I love this article! I too have been a huge fan of the Survival Horror genre for a long time. Also those crimson head zombies always startled me, but smashing in their head was SO satisfying.
Anyhow, you made a lot of great points. Dead Space gave me a lot of hope that we'd see more of the genre again but I've spoken to people who worked on the game and they express the same concern about wanting to cater to fans of this genre but also needing to offer something to the masses who prefer action games. I would like to get a game that is purely Survival Horror, but as you mentioned too, profit does come in to play. Perhaps we'll find a good balance of the two. Fingers crossed.
Awesome blog AQueenofHearts!! Many of your points were right on target with current state of survival horror games and your analysis of the various aspects of what makes survival horror games good is excellent. Everything you mentioned is important including atmosphere, story, difficulty, character/monster designs and the scariest games definitely set the standard in these areas. On console, survival horror series that are generally considered the scariest are Fatal Frame, Silent Hill and Siren yet in this current generation you see very few games that even come close to these games. Condemned, Dead Space and Alan Wake come the closest but still are lacking in one way or many ways. I am also a huge fan of I Am Alive which I feel is scarier than a lot of newer survival horror games even though it is technically survival adventure.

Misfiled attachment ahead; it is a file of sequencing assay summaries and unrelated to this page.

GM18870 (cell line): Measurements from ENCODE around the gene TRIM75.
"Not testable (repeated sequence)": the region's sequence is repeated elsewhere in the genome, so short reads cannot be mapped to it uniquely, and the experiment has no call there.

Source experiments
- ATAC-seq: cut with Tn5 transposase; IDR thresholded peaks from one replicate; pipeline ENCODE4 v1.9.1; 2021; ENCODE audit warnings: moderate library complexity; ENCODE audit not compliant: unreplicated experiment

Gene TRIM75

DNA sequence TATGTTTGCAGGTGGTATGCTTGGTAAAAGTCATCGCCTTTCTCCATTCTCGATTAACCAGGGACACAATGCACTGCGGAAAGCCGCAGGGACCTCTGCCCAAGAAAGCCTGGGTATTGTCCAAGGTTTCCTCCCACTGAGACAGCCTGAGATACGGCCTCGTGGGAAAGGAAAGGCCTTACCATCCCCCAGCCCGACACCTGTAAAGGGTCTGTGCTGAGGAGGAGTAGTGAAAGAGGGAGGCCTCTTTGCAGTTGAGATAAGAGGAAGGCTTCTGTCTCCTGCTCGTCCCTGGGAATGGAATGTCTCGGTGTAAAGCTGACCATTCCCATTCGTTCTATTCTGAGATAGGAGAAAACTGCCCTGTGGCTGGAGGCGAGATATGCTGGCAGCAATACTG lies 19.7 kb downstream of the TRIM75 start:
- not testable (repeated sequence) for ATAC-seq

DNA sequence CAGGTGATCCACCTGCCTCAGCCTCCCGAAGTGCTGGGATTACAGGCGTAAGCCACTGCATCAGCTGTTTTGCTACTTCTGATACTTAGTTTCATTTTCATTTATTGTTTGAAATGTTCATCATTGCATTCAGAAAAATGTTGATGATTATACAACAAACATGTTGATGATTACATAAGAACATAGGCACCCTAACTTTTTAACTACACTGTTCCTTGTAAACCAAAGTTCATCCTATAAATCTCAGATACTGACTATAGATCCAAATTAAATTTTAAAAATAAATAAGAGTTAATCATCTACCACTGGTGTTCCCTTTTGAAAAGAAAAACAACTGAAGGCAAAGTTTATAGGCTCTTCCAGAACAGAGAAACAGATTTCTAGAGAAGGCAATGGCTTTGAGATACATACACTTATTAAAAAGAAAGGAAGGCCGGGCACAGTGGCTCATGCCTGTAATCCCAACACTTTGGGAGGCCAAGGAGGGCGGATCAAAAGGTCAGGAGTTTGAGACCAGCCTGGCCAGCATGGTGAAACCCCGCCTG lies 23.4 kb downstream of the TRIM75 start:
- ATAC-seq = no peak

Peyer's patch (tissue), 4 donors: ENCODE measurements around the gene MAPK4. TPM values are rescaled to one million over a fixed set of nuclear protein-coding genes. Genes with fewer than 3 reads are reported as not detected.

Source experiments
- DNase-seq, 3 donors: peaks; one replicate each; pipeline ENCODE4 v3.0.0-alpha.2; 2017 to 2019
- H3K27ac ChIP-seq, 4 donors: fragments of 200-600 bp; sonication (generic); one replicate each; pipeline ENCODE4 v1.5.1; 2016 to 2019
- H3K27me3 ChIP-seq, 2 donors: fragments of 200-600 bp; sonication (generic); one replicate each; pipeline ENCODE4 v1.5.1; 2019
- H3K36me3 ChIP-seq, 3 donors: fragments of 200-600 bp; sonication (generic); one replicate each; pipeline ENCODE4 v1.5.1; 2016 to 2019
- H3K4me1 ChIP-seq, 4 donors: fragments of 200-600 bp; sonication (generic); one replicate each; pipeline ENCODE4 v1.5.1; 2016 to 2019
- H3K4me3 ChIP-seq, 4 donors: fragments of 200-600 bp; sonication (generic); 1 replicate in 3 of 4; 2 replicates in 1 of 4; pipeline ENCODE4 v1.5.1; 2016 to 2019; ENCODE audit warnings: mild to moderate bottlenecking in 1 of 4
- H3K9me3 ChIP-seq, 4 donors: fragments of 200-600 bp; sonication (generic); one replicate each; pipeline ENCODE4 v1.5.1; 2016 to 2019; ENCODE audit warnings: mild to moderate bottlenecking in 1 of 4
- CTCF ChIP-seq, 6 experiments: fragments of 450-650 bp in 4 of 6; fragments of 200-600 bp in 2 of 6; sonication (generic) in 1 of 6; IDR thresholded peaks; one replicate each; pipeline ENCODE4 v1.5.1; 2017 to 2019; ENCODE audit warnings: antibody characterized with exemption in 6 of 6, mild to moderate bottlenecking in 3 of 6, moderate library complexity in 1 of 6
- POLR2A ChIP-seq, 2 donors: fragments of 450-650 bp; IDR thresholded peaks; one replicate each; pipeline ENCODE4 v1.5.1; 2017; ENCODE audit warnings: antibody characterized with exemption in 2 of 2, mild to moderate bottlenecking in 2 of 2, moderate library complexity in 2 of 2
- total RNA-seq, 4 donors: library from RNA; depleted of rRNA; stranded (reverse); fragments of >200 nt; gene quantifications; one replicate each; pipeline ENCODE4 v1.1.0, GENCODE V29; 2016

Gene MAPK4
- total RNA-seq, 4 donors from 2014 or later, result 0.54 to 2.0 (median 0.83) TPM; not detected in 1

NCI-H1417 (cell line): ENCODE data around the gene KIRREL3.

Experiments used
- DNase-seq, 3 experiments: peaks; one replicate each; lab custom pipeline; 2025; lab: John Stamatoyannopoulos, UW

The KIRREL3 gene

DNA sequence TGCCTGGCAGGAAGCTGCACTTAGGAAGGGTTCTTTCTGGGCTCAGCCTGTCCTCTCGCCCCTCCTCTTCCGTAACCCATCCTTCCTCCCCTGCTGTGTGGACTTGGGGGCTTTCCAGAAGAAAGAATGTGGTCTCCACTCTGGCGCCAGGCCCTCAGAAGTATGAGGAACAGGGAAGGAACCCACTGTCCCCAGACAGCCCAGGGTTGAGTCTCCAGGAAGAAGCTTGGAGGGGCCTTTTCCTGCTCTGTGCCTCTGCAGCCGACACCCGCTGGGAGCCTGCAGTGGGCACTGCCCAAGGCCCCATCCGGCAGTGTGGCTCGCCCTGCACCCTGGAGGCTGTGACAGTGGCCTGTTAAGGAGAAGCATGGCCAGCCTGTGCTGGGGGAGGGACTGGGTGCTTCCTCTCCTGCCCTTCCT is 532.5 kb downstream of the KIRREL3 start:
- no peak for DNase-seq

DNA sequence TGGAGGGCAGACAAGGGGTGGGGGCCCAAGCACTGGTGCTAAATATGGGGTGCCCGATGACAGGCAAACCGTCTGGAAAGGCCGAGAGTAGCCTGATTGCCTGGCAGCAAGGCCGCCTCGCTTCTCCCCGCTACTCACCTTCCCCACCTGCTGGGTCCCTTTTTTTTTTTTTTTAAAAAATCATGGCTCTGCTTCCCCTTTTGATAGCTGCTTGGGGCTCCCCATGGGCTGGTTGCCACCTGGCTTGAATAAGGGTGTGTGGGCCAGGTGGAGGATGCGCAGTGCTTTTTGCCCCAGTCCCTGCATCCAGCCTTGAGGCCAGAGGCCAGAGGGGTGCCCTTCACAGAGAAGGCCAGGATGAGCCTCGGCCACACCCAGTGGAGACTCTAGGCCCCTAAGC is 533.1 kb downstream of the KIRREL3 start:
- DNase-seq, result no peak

As for why the genre of survival horror has changed so much in this generation of consoles, in my opinion it comes down to one game which is Resident Evil 4. Resident Evil 4 was very successful and while it maintained a few elements of survival horror to an extent, it transformed Resident Evil into more of an action game. As you mentioned, conservation of ammo and supplies were not a big deal anymore and your character is pretty powerful with awesome weapons at his disposal and martial arts moves to take down enemies easily. Resident Evil 4 even influenced the Gears of Wars series so with this tremendous success, newer survival horror games have tried to follow Resident Evil 4's example and formula bringing the entire genre in a new direction and not one that I like at all. So as long as games like Resident Evil 6 sell very well, survival horror will continue to focus on action. However, there is hope with newer gamers who buy the Silent Hill HD collection that if it does well enough, we may see more of the older style of survival horror game in the future. Or perhaps they will start with XBLA games like Amy or I Am Alive so that if they flop, it won't hurt companies as much.
To address your other points, coop can be fun in games like Resident Evil 5 and Obscure (think of The Faculty made into a game) but yea it's not as scary. At the time I played through Obscure with friends, there was really no such thing as survival horror coop. I was curious and found it was definitely worth playing because it was fun to play with friends and such a different sort of coop experience. As for third person or first person, it doesn't really matter if the game is good enough, you will be immersed in the experience. Anywho, that's my two cents.
Last edited by DarkShowers; 04-11-2012 at 09:24 PM.
...I would like to get a game that is purely Survival Horror, but as you mentioned too, profit does come in to play.
Geekpinata, what do you mean by a game that is purely Survival Horror? Is this a standard that has not yet been reached in past survival horror games or can you list an example of a game that is purely Survival Horror? Thanks.